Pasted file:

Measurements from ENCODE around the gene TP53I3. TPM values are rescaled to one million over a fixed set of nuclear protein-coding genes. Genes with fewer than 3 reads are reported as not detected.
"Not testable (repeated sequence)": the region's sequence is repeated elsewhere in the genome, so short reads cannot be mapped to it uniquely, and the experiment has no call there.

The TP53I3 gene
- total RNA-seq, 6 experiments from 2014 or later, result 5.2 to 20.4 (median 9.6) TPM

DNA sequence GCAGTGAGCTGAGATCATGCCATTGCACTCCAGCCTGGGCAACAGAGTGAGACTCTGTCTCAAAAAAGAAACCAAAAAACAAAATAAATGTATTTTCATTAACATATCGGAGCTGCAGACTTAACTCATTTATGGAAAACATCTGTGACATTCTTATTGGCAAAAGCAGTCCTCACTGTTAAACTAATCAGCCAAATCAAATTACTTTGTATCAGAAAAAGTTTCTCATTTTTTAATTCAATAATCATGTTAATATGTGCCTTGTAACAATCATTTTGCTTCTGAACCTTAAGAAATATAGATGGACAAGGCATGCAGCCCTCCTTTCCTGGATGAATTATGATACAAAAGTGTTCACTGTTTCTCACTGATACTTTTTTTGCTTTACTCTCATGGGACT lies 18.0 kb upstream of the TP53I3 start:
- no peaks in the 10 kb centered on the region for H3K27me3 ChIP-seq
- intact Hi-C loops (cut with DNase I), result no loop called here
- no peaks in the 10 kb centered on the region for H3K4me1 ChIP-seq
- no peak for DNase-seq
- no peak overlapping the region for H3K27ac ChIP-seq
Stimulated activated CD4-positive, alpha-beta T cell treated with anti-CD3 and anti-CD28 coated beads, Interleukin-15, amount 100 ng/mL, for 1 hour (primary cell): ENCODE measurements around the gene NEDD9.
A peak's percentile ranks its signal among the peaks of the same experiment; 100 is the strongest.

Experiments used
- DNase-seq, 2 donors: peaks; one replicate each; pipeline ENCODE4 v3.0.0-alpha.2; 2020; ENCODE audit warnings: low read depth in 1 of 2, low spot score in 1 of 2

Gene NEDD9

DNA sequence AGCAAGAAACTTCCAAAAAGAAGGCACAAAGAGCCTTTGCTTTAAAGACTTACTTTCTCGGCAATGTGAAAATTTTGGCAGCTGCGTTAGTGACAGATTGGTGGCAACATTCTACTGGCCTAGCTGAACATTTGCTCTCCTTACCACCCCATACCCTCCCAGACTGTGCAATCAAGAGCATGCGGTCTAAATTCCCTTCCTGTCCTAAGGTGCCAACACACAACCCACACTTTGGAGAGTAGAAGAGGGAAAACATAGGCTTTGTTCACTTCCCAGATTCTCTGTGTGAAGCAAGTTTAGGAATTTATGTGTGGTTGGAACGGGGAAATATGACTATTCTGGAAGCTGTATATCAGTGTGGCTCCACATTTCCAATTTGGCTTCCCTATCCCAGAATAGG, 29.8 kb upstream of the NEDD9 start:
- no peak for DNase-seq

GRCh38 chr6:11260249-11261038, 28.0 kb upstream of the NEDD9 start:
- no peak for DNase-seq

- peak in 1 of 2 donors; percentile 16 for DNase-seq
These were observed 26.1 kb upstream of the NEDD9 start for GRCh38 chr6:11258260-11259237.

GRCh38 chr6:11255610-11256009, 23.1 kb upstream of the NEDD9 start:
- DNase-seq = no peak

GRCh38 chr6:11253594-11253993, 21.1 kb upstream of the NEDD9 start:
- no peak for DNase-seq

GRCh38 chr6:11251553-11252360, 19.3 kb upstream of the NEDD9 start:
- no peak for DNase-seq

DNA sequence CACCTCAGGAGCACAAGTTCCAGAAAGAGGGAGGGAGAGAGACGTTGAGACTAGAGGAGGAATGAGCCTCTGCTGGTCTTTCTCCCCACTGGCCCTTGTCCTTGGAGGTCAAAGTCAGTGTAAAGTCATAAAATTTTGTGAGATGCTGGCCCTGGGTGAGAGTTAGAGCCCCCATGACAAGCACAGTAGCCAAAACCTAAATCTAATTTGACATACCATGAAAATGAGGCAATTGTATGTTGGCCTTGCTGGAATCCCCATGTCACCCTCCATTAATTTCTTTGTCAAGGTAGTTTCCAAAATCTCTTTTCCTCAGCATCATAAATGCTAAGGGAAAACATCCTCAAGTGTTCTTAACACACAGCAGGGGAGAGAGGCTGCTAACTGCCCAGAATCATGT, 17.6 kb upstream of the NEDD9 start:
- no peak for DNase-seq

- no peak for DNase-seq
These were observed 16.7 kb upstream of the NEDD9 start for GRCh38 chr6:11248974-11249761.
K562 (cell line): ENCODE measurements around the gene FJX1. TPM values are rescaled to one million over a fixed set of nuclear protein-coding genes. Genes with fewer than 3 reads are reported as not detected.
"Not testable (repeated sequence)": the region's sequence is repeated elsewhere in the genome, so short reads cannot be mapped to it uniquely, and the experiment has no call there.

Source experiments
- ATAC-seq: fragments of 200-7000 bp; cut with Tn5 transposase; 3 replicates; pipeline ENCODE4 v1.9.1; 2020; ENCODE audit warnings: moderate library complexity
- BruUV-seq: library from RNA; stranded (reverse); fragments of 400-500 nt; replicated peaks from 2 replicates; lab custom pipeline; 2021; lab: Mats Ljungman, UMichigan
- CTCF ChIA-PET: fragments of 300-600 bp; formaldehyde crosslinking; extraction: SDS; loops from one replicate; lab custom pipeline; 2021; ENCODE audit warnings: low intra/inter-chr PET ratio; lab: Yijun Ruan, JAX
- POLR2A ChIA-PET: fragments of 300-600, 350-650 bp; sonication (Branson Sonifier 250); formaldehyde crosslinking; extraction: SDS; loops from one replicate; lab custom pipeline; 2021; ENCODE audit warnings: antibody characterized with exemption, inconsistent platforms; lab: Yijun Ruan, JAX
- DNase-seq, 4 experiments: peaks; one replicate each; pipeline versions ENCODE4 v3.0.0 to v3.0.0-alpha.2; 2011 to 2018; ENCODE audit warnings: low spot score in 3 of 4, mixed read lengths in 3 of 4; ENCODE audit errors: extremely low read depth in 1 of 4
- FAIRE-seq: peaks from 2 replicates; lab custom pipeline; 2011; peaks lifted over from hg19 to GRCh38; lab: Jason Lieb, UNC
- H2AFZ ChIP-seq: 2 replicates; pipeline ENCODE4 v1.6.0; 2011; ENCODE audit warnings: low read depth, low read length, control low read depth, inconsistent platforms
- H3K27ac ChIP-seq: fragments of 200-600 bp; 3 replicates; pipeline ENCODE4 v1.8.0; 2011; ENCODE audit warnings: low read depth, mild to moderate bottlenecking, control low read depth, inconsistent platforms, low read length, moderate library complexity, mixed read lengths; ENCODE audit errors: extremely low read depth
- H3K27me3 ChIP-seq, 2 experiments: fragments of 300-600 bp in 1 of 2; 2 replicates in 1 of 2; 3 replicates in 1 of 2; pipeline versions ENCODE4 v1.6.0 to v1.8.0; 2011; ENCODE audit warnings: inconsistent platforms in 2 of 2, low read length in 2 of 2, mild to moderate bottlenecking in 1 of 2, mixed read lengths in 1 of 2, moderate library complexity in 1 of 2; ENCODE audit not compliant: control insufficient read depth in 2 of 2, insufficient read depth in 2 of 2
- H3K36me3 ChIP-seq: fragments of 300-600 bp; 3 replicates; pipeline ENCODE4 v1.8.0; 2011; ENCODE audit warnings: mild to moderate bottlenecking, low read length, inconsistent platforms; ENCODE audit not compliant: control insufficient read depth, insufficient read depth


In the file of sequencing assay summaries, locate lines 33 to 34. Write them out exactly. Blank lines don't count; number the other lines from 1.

"Not testable (repeated sequence)": the region's sequence is repeated elsewhere in the genome, so short reads cannot be mapped to it uniquely, and the experiment has no call there.

Source experiments